Increased oil production in the United States is hampering efforts to balance out market supply and demand, OPEC said on Tuesday.
While a “rebalancing of the market” was “underway,” it was “at a slower pace than originally anticipated,” the Organization of Petroleum Exporting Countries wrote in its latest monthly oil market report.
This was “due to changes in fundamentals, especially the shift in US supply from a forecast contraction to positive growth,” the report said.
And it was being observed, “despite the very high overall conformity to the production adjustments in the first four months of 2017,” OPEC added.
Back in November, OPEC members agreed to cut production by 1.2 million barrels per day for six months beginning from the start of the year in a bid to reduce the glut of oil supplies on the shore up prices.
Non-cartel producers led by Russia partially matched the cuts.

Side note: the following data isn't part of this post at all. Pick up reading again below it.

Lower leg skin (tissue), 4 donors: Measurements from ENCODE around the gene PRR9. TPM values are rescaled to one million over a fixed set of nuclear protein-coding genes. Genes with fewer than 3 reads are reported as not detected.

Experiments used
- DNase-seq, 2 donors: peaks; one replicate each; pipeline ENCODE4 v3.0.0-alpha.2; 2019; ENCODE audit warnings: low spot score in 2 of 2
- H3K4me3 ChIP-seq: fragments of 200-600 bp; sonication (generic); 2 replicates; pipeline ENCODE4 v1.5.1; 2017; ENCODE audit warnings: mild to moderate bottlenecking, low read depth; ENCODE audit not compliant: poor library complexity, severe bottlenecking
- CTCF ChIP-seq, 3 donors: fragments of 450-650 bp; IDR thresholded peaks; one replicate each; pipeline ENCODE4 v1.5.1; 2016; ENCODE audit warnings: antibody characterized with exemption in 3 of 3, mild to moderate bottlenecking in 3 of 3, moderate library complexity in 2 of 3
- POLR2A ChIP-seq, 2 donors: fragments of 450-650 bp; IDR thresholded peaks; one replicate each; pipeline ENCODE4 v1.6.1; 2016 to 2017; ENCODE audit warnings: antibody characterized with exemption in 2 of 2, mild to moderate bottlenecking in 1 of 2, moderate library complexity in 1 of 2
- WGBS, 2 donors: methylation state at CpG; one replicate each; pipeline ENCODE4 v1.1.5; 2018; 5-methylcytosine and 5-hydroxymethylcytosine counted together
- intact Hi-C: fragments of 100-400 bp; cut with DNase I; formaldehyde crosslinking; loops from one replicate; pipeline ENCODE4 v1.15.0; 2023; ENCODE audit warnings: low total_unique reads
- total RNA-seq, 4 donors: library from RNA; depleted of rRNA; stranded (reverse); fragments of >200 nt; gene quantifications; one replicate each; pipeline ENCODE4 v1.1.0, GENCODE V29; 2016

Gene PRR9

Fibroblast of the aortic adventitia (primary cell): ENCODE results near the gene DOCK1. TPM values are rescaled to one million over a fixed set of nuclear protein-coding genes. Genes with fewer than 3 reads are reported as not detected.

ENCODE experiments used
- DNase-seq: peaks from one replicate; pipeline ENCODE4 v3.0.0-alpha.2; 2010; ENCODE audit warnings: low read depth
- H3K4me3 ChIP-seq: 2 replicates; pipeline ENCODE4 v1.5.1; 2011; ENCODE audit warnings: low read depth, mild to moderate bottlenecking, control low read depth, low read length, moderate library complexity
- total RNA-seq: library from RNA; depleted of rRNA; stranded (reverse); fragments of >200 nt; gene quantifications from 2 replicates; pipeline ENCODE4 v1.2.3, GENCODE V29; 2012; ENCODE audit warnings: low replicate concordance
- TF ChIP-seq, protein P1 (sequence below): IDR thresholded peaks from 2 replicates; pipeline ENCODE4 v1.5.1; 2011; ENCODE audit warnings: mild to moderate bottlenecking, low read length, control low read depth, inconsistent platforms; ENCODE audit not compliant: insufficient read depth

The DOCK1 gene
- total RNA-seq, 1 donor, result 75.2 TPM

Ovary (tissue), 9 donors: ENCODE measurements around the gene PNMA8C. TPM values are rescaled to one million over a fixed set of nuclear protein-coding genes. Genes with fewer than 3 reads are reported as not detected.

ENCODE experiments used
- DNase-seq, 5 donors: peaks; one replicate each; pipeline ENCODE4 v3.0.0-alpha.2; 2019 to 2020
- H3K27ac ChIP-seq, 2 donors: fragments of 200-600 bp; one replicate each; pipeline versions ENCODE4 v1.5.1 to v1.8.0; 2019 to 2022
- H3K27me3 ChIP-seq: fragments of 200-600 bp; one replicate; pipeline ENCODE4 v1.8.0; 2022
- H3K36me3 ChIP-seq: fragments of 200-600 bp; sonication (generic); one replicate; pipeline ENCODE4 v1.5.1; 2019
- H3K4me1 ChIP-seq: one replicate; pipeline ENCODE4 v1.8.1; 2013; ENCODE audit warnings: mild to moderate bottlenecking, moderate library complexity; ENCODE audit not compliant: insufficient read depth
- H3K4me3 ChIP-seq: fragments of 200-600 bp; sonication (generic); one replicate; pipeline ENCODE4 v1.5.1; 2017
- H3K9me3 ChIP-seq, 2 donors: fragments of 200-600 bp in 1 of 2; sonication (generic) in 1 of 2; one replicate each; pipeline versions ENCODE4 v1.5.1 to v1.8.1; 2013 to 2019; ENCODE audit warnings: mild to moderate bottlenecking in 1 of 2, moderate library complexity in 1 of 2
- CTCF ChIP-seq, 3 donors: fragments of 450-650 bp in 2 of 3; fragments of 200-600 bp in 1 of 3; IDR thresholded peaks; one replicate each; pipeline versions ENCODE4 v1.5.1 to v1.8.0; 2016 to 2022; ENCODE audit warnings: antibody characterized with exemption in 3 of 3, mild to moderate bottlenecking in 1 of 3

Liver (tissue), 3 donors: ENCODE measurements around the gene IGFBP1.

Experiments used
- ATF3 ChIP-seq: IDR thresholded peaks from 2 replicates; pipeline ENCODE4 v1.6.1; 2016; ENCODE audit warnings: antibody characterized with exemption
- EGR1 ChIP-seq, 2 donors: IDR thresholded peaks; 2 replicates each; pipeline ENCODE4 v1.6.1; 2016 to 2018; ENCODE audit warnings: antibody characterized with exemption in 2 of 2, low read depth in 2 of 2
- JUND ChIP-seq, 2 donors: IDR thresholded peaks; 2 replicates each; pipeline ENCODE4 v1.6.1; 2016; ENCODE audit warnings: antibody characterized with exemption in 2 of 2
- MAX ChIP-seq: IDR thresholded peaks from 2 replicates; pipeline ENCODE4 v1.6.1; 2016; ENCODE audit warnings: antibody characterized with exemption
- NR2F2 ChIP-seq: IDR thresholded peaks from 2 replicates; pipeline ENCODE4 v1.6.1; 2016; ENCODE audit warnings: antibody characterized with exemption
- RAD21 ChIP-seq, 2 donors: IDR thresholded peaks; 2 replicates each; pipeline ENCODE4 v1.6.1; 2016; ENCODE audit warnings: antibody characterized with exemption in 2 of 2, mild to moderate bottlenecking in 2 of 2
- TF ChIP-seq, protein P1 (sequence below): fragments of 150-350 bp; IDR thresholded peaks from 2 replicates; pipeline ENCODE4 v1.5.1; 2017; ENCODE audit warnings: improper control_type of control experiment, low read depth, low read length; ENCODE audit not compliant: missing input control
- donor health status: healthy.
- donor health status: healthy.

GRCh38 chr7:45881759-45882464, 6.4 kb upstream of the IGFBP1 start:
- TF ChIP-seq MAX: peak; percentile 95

The measures helped stabilize oil prices at the beginning of the year, with the international benchmark Brent crude sticking above $50 per barrel.
And at a meeting at the end of May, both OPEC and non-OPEC countries decided to roll over the output cuts for a further nine months.
American producers have benefitted from the OPEC and non-OPEC efforts to push prices higher.
Shale producers, in particular, can react quickly to market developments, because they are less capital intensive than other ventures.
And they have racked up production as prices rise.
The bulk of the upward adjustment in non-OPEC oil supply since December “has come from the US,” OPEC said.
And that was skewing the market.
Nevertheless, increased output in the US was getting in the way of the rebalancing process, OPEC complained.
Brent has dropped back below $50 since the OPEC meeting.
The revisions to non-OPEC supply growth have been much greater than the upward adjustments to world oil demand growth, accentuating the imbalance in the market,” it said.
Looking at anticipated growth in global oil demand this year, OPEC reiterated its forecast of 1.27 million barrels per day (BPD).
With regard to the global economic outlook for 2017, stronger-than-anticipated momentum since the beginning of the year led to an upwards revision in the growth forecast to 3.4 percent following growth of 3.1 percent in 2016, OPEC said.